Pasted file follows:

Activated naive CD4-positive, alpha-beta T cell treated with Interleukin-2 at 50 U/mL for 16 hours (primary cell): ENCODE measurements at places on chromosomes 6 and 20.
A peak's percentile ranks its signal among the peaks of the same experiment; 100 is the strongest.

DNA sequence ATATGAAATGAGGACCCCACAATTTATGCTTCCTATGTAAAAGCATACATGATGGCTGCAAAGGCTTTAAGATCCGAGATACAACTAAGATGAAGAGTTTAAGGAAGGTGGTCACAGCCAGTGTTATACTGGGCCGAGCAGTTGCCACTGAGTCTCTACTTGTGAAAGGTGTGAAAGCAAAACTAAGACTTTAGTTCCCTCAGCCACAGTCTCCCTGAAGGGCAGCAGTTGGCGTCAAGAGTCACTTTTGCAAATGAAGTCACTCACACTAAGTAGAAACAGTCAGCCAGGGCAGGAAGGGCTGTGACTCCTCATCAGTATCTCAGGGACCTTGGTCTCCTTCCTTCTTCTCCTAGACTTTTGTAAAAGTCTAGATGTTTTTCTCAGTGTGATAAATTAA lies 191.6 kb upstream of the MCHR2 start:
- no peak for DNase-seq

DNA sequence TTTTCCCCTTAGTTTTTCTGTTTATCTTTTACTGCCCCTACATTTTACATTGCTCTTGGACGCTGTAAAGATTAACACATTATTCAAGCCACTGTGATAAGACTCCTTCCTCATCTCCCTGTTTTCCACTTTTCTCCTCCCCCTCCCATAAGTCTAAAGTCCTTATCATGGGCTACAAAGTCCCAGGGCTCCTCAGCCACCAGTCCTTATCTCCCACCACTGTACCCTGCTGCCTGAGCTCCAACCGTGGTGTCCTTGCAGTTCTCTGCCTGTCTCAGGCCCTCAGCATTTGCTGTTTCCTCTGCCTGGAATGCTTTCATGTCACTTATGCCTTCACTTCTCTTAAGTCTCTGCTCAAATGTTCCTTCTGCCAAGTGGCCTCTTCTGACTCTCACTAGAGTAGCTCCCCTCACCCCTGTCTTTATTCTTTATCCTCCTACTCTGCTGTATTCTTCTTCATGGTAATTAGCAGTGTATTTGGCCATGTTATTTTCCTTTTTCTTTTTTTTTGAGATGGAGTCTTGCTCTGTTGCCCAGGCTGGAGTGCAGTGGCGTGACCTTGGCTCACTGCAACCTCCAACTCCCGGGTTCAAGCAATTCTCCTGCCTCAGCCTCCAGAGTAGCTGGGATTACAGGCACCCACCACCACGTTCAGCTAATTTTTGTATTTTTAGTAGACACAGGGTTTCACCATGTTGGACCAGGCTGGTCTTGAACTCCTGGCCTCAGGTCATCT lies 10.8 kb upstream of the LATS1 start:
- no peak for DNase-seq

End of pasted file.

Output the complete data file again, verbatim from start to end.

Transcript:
Activated naive CD4-positive, alpha-beta T cell treated with Interleukin-2 at 50 U/mL for 16 hours (primary cell): ENCODE measurements at places on chromosomes 6 and 20.
A peak's percentile ranks its signal among the peaks of the same experiment; 100 is the strongest.

DNA sequence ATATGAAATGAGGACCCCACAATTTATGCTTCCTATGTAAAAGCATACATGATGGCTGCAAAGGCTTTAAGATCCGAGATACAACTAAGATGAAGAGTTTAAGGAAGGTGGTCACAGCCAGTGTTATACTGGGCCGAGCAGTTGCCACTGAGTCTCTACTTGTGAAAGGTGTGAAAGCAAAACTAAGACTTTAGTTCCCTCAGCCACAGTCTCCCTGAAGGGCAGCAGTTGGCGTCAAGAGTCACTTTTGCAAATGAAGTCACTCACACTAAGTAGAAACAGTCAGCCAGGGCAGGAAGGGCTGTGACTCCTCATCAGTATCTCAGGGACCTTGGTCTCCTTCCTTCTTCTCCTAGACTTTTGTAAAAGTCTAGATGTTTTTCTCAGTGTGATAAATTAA lies 191.6 kb upstream of the MCHR2 start:
- no peak for DNase-seq

DNA sequence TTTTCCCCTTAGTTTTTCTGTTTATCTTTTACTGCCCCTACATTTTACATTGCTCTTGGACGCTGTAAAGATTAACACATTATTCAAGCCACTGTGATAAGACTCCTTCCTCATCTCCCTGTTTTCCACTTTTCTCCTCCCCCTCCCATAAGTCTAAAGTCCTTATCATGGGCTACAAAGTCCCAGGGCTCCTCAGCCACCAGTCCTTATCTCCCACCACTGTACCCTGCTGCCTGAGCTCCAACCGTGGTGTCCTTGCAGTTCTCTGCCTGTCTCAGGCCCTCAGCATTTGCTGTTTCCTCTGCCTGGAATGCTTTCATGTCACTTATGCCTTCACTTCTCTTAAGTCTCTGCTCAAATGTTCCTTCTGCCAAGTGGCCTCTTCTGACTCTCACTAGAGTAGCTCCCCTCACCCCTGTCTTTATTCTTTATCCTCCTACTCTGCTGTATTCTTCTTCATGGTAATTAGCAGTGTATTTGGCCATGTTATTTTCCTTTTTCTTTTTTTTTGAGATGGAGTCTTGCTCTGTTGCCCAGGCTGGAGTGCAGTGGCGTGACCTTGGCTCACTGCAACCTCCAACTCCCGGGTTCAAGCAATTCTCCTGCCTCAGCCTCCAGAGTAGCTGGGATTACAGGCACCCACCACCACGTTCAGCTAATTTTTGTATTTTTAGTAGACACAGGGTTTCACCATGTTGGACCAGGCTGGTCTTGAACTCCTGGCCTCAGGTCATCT lies 10.8 kb upstream of the LATS1 start:
- no peak for DNase-seq